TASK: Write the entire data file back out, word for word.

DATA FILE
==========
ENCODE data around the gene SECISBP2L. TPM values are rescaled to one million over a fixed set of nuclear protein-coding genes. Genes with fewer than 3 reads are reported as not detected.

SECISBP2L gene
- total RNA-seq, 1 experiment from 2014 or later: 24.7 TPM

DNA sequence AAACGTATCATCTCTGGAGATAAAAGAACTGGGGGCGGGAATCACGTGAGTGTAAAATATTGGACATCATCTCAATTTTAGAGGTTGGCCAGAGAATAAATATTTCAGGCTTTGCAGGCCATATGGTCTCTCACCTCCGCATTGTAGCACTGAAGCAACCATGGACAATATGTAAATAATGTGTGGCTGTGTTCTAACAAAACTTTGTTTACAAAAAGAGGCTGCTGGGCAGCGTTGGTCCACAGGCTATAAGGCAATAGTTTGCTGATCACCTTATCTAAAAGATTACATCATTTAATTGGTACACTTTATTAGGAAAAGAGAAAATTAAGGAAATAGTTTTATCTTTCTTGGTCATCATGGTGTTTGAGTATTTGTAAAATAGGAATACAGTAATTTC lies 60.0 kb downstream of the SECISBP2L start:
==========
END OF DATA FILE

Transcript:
ENCODE data around the gene SECISBP2L. TPM values are rescaled to one million over a fixed set of nuclear protein-coding genes. Genes with fewer than 3 reads are reported as not detected.

SECISBP2L gene
- total RNA-seq, 1 experiment from 2014 or later: 24.7 TPM

DNA sequence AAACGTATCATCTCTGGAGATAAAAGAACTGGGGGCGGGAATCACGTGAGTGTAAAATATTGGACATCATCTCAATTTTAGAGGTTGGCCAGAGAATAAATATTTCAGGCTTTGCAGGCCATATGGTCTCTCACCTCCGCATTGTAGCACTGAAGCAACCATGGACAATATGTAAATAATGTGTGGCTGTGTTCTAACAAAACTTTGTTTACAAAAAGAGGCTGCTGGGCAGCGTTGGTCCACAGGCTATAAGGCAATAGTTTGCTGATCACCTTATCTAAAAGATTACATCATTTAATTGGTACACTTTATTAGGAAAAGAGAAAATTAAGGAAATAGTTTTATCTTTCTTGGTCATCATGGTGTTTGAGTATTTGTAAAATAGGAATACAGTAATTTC lies 60.0 kb downstream of the SECISBP2L start: